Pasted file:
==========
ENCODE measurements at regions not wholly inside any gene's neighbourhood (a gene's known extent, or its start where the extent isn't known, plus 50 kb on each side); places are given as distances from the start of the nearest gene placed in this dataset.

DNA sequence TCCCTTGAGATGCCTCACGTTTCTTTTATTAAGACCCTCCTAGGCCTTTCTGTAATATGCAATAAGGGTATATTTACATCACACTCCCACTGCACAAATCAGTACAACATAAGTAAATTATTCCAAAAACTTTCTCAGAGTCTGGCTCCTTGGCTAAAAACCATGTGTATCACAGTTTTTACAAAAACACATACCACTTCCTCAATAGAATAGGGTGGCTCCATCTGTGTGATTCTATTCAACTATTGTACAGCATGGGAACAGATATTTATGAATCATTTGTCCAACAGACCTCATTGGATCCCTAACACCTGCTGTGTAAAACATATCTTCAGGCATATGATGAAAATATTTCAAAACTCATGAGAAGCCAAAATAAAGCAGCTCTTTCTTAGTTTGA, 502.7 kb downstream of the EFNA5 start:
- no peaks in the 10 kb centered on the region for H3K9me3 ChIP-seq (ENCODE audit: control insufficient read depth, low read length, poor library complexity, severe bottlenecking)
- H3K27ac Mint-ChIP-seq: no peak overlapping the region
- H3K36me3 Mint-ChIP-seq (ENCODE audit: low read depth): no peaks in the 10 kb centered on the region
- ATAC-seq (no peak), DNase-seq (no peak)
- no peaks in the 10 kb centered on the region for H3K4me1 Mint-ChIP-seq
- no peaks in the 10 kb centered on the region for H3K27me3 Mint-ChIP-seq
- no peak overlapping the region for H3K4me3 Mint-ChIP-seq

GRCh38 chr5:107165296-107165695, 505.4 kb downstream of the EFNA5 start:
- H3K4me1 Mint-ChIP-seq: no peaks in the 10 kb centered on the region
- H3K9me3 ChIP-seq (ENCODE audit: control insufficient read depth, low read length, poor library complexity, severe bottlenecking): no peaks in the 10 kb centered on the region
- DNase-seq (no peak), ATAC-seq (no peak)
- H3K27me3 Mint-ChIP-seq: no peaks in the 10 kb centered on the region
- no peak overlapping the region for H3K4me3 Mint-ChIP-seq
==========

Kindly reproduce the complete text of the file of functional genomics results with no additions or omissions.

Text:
ENCODE measurements at regions not wholly inside any gene's neighbourhood (a gene's known extent, or its start where the extent isn't known, plus 50 kb on each side); places are given as distances from the start of the nearest gene placed in this dataset.

DNA sequence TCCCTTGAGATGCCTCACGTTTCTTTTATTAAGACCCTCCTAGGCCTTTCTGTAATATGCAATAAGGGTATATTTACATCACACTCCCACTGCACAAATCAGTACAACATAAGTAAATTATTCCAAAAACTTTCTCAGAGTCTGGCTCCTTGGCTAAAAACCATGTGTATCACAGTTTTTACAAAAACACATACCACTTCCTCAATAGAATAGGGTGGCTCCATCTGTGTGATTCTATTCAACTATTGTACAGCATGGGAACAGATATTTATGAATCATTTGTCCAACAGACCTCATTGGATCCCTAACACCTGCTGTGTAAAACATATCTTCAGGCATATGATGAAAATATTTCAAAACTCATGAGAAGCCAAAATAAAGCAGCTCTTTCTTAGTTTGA, 502.7 kb downstream of the EFNA5 start:
- no peaks in the 10 kb centered on the region for H3K9me3 ChIP-seq (ENCODE audit: control insufficient read depth, low read length, poor library complexity, severe bottlenecking)
- H3K27ac Mint-ChIP-seq: no peak overlapping the region
- H3K36me3 Mint-ChIP-seq (ENCODE audit: low read depth): no peaks in the 10 kb centered on the region
- ATAC-seq (no peak), DNase-seq (no peak)
- no peaks in the 10 kb centered on the region for H3K4me1 Mint-ChIP-seq
- no peaks in the 10 kb centered on the region for H3K27me3 Mint-ChIP-seq
- no peak overlapping the region for H3K4me3 Mint-ChIP-seq

GRCh38 chr5:107165296-107165695, 505.4 kb downstream of the EFNA5 start:
- H3K4me1 Mint-ChIP-seq: no peaks in the 10 kb centered on the region
- H3K9me3 ChIP-seq (ENCODE audit: control insufficient read depth, low read length, poor library complexity, severe bottlenecking): no peaks in the 10 kb centered on the region
- DNase-seq (no peak), ATAC-seq (no peak)
- H3K27me3 Mint-ChIP-seq: no peaks in the 10 kb centered on the region
- no peak overlapping the region for H3K4me3 Mint-ChIP-seq